The last good "Indiana Jones" movie. And it is really good. Harrison Ford and Sean Connery have incredible comedic chemistry. It could have been the perfect ending to a perfect trilogy — if only George Lucas hadn't come up with an idea for a sequel. We know how that turned out.
This World War II epic is absolutely one of the most unfairly underrated movies of the director's prolific career. The scene in which the POW camp is liberated by an American fighter squadron is one of the greatest single scene ever committed to film. Spielberg's action choreography, combined with John Williams' score and Christian Bale's frighteningly intense acting, result in a truly transcendent movie moment.
Most will scoff at how high up on the list this is, but you can chalk it up to my childhood. This was one of the most-watched movies in the Flanagan household, which is kind of disturbing when you think about how violent it is. But, whatever! Thirty years later, it's just as wild and fun as ever. Fun fact: This movie was responsible for the Motion Picture Association of America's decision to invent the PG-13 rating.
The movie that is mostly to blame for the CGI revolution gets a pass because it is so freaking good. It's crazy to think that Spielberg made this movie in the same year that he directed "Schindler's List." It's pure fun from beginning to end.
Dozens and dozens of war movies had been made before it, but this movie transcended all of them in terms of how it portrayed combat. The opening scene showing the landing at Omaha Beach remains one of the greatest standalone sequences in movie history.
The movie that started it all. Spielberg made this as a TV movie for ABC. It was distributed theatrically in Europe, and it quickly made a name for Spielberg who, up to that point, had only directed episodic television. Right out of the gate, Spielberg established himself as a master of action and suspense.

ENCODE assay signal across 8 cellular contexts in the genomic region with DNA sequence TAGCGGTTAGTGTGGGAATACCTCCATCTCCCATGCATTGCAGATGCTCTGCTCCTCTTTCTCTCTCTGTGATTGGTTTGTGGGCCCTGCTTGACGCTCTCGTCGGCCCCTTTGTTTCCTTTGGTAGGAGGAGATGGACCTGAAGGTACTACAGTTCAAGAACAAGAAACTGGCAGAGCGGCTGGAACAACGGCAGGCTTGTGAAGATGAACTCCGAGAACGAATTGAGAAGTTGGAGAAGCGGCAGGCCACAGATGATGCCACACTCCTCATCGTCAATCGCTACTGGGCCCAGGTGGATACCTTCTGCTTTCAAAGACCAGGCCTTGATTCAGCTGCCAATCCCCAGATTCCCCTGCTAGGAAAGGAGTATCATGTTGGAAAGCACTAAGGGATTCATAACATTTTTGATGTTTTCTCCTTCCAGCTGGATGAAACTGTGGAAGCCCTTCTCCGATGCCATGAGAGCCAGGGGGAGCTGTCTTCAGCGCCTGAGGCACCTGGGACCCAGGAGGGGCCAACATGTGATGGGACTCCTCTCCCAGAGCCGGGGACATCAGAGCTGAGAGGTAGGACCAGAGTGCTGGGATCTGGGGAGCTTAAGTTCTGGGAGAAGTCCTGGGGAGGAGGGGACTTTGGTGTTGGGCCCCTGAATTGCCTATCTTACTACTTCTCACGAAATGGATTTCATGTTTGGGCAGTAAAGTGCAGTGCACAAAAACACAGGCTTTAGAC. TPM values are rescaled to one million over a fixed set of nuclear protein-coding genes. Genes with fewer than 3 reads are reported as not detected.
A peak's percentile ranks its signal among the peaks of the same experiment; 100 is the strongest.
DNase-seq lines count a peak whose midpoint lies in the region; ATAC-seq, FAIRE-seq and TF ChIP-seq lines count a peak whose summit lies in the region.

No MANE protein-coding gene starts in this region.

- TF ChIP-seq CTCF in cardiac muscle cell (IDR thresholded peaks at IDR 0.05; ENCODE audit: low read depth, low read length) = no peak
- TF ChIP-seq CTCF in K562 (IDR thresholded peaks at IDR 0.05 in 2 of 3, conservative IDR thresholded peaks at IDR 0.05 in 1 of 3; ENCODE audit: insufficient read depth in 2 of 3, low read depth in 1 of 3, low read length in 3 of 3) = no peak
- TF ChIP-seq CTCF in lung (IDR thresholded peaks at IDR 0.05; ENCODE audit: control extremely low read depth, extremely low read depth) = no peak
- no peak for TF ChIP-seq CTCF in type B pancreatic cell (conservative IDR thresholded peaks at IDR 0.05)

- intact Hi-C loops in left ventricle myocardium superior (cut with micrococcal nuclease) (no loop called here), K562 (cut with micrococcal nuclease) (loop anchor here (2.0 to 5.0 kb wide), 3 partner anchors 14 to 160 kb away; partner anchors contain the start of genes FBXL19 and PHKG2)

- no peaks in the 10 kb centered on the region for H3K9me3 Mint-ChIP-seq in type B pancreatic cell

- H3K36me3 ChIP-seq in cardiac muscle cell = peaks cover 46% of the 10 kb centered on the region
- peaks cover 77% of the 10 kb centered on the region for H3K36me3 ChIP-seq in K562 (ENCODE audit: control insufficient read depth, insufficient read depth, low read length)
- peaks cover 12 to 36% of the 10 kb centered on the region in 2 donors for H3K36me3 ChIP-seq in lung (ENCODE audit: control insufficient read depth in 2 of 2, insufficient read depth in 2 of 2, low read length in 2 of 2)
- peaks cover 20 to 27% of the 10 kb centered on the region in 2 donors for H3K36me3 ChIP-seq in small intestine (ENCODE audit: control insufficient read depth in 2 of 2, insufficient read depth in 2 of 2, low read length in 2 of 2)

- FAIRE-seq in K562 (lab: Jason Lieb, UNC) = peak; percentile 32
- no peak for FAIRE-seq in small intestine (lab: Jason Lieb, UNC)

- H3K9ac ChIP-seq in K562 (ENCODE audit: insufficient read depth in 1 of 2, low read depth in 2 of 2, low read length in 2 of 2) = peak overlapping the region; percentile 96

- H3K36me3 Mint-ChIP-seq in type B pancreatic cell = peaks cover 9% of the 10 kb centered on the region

Now we're getting to the point where any of these movies could easily fall into the top spot. Spielberg redefined the action-adventure genre with "Raiders," which gets better with every viewing.
He topped himself the next year with this imaginative sci-fi classic, which held the title of highest-grossing movie in history until Spielberg topped it with "Jurassic Park" in 1993.
To this day, it's one of Spielberg's towering achievements. His use of black-and-white is not only emotionally powerful — it's also one of his most impressive visual efforts, marking the beginning of his collaboration with cinematographer Janusz Kaminski, who has worked as the director of photography on every Spielberg movie since.
After the success of "Jaws" in 1975, Spielberg earned the power to make whatever movie he wanted to make, and this is what he gave us — one of the greatest science-fiction movies of all time.
It's hard to pick a favorite Spielberg movie, but seeing we have to, we're going with his 1975 classic. It changed the movie business forever, as studios quickly shifted their focus toward summer "tentpoles." Without "Jaws," there might have been a "Star Wars."